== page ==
"The Moment" that Jerry Seinfeld felt has finally arrived.
Yada, yada, yada, enough already.
The hype surrounding tonight's "Seinfeld" finale hit Super Bowl proportions months ago, putting the pressure on Jerry and his gang to make this last episode (8:45 p.m., Channel 2, after 45 minutes of series highlights) something to talk about.
Tonight's episode is expected to get a Super Bowl-like rating and become one of the most-watched events in television history.
NBC is predicting an audience of 80 million. And one certain winner is Channel 2, the NBC affiliate that carries original "Seinfeld" episodes. (Channel 29 has the syndication rights.) WGRZ-TV has sold four minutes of commercial time in the final hour at $22,000 per 30 seconds, a figure that is comparable to Super Bowl revenue.
Seinfeld's primary local competition is the Buffalo Sabres, who will be trying to sweep Montreal in Game Four of their Stanley Cup playoff series (7:30 p.m., Empire and CBC). The game probably will be in the second period when "Seinfeld" begins. (The third period will air opposite the season finale of "ER," TV's most popular drama.)
The one-two punch of "Seinfeld" and the Sabres has caused Channel 7 General Manager Bill Ransom to raise the white flag and schedule paid programming tonight instead of ABC's network fare.
"Nobody is going to be watching us or CBS," concedes Ransom, whose personal game plan is: Watch the hockey game because it is live and tape "Seinfeld" for later viewing.
Though the Sabres-Canadiens game will provide local competition for viewers, it shouldn't have any impact on "Seinfeld" ratings nationally, because hockey isn't a popular televised sport.
Beyond who wins the game, the big questions tonight are: Will the "Seinfeld" finale manage to combine the dark side that has made this series so unusual and still give the emotional closure that many viewers want from a historic series?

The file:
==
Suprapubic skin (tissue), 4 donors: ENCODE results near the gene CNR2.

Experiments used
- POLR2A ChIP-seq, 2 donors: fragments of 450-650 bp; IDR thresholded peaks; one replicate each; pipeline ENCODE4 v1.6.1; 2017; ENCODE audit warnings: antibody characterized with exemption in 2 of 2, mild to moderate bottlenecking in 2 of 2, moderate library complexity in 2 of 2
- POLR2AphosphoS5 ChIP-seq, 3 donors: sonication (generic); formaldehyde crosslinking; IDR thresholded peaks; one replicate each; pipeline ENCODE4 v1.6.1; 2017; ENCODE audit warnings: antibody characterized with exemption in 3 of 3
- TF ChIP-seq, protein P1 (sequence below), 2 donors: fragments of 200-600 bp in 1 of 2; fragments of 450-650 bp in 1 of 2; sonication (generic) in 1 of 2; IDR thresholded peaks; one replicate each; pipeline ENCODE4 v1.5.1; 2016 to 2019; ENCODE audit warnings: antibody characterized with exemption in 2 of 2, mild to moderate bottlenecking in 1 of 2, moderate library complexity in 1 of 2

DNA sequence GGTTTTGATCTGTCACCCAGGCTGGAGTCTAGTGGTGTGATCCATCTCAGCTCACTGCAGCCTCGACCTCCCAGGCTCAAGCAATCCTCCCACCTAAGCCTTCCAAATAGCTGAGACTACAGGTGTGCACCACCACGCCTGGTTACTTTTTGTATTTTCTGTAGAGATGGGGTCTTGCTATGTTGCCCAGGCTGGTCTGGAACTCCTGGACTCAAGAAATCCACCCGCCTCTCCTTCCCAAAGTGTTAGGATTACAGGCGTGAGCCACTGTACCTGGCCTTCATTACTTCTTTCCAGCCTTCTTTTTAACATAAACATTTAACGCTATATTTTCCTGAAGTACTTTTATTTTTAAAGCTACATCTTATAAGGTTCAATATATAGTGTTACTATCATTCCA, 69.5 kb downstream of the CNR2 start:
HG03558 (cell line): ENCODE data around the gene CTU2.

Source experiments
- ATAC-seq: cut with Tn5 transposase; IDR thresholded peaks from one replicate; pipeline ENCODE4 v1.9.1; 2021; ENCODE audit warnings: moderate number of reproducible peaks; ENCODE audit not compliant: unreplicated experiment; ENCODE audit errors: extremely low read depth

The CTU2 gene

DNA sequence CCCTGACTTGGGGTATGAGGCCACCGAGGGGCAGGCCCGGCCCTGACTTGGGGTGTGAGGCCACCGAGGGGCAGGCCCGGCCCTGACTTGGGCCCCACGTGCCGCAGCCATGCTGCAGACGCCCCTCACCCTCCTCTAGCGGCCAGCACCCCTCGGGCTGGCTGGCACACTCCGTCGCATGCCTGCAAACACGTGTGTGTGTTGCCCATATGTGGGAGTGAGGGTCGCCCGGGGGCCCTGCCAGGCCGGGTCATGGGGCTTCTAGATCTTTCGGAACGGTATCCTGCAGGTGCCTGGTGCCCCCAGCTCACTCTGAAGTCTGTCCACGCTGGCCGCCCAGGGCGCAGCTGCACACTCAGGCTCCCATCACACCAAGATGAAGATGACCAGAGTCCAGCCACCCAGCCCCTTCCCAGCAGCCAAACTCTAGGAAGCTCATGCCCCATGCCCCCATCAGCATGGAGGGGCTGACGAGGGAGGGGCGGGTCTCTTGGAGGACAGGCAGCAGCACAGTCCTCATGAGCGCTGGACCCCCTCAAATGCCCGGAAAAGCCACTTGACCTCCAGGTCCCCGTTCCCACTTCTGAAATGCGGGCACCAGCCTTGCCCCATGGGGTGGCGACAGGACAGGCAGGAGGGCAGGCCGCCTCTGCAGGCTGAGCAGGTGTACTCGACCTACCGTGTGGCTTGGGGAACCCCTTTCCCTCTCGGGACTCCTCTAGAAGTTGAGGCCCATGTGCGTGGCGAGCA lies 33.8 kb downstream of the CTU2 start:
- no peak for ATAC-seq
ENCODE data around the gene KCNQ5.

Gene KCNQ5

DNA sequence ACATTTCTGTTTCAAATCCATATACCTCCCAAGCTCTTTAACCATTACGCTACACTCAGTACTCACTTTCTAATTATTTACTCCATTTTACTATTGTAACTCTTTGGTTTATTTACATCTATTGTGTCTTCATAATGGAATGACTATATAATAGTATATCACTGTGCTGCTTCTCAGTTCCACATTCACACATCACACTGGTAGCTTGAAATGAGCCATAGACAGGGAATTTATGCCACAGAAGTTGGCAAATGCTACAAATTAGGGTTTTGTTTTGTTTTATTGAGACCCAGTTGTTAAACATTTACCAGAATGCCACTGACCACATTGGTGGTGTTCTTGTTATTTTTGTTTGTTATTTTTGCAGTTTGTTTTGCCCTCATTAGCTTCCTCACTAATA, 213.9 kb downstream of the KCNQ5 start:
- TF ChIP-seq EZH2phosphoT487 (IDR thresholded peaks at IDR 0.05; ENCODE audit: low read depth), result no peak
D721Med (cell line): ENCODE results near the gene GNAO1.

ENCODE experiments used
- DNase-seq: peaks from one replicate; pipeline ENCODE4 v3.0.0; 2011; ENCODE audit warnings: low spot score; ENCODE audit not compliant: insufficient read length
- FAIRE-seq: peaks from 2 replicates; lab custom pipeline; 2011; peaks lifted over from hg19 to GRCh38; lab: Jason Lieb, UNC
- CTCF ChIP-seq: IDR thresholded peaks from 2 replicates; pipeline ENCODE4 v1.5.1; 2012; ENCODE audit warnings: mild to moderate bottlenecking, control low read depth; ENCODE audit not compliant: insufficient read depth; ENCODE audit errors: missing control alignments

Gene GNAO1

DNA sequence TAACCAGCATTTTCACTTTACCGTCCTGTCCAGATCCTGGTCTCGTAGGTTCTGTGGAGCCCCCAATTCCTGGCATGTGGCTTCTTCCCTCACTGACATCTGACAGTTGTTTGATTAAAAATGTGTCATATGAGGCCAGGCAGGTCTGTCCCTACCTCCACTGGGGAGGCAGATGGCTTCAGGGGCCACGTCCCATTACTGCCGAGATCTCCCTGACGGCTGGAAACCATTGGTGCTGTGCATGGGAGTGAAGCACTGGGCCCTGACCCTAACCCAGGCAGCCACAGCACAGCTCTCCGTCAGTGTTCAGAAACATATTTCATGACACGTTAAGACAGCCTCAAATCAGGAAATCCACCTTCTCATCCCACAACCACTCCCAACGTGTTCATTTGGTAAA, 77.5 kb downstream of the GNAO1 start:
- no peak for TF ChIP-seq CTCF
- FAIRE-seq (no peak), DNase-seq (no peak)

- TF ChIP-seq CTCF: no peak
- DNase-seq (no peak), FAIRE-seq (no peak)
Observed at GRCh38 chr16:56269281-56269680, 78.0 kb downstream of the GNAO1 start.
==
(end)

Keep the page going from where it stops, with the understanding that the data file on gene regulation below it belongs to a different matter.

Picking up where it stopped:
And will there be a new phrase to join "not that there is anything wrong with that," "master of your domain" and "yada, "yada, yada" in the "Seinfeld" Hall of Fame?
As has been well-documented, Jerry Seinfeld opted to end the series that has made him a billionaire because he felt "The Moment" -- a stand-up expression that means he knew it was time to end things while they were still going good.
The finale was filmed in April before a VIP crowd of network executives and relatives and friends of the cast. Those involved in the episode signed a confidentiality oath.
Few details have leaked out about what is going to happen to Jerry, George (Jason Alexander), Elaine (Julia Louis-Dreyfus) or Kramer (Michael Richards), even though many news organizations have been as persistent as Kenneth Starr in trying to get them. The latest plot rumor (not revealed here) arrived Wednesday, courtesy of gossip columnists for the Boston Herald.
Larry David (the series co-creator with his pal Seinfeld), who wrote more than 60 episodes of the series before leaving two seasons ago, has written the finale.
In a recent interview with a San Francisco TV critic, Chuck Barney, David said that many classic characters will appear tonight, there will be references to past story lines, and he expects fans to be a little shocked "in a good way" by the ending.
Realizing how difficult it will be to live up to the hype, Seinfeld cracked on NBC's "Dateline" Tuesday night: "I've resigned myself to the fact everyone will hate it." But later he told interviewer Katie Couric: "I know what the show is; I think it is going to be great, and people are going to love it."
We'll have to take the co-creators' word for it. NBC didn't send TV critics advance tapes and is running promos saying it hasn't even seen a final copy of it. NBC's willingness to run something sight unseen proves Seinfeld is the master of TV's domain.
The finale has inspired a variety of "Seinfeld" books, special magazines, special restaurant menus and a level of hype that is more absurd than many "Seinfeld" episodes.
Premier Gourmet in Kenmore is even selling "The Seinfeld Farewell Menu," featuring such "Seinfeld"-friendly items as the "Monk's Booth Special on Marble Rye," "The Soup Nazi" and "Jerry's Just Desserts."
Diane English, whose own show, "Murphy Brown," has its finale after 10 seasons on Monday night, is among those amused by all the "Seinfeld" hype.
"It is ridiculous," she said by phone this week. "None of it is generated by them. . . . None of it, I think, is generated by the public. It is all being generated by the press."
Not that there is anything wrong with that.